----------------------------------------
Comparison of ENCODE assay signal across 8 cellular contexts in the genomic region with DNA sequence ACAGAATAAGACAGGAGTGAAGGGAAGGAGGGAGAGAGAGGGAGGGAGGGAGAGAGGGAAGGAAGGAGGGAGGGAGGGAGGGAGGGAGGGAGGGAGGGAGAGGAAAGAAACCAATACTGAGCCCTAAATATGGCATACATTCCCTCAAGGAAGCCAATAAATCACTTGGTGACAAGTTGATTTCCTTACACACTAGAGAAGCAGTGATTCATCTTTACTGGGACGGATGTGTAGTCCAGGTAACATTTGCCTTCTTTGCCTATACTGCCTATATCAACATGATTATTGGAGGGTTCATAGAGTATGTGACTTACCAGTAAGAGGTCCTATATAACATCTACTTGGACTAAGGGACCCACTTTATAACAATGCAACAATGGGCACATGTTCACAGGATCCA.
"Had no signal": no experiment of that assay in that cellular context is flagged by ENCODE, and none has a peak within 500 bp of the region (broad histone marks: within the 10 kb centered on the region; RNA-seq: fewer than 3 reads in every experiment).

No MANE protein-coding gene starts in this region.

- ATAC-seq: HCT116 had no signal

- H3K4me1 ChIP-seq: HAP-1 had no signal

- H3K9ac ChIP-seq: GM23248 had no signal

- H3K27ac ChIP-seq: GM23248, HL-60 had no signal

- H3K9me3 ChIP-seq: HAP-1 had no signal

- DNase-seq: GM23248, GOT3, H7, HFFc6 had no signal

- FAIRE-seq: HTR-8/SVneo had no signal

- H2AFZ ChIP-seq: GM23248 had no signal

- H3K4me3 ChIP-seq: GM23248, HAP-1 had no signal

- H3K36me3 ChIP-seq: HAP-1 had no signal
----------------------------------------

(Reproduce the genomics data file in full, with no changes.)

Comparison of ENCODE assay signal across 8 cellular contexts in the genomic region with DNA sequence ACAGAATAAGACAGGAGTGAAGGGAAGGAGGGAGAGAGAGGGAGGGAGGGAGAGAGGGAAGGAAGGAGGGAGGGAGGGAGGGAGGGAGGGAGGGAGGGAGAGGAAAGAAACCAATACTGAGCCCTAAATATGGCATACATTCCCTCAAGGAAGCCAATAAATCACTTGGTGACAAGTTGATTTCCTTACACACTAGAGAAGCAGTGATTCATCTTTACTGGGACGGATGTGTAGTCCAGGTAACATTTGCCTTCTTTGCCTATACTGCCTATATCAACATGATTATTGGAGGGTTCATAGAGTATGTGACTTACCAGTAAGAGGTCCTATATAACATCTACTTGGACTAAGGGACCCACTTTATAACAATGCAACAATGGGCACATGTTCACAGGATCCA.
"Had no signal": no experiment of that assay in that cellular context is flagged by ENCODE, and none has a peak within 500 bp of the region (broad histone marks: within the 10 kb centered on the region; RNA-seq: fewer than 3 reads in every experiment).

No MANE protein-coding gene starts in this region.

- ATAC-seq: HCT116 had no signal

- H3K4me1 ChIP-seq: HAP-1 had no signal

- H3K9ac ChIP-seq: GM23248 had no signal

- H3K27ac ChIP-seq: GM23248, HL-60 had no signal

- H3K9me3 ChIP-seq: HAP-1 had no signal

- DNase-seq: GM23248, GOT3, H7, HFFc6 had no signal

- FAIRE-seq: HTR-8/SVneo had no signal

- H2AFZ ChIP-seq: GM23248 had no signal

- H3K4me3 ChIP-seq: GM23248, HAP-1 had no signal

- H3K36me3 ChIP-seq: HAP-1 had no signal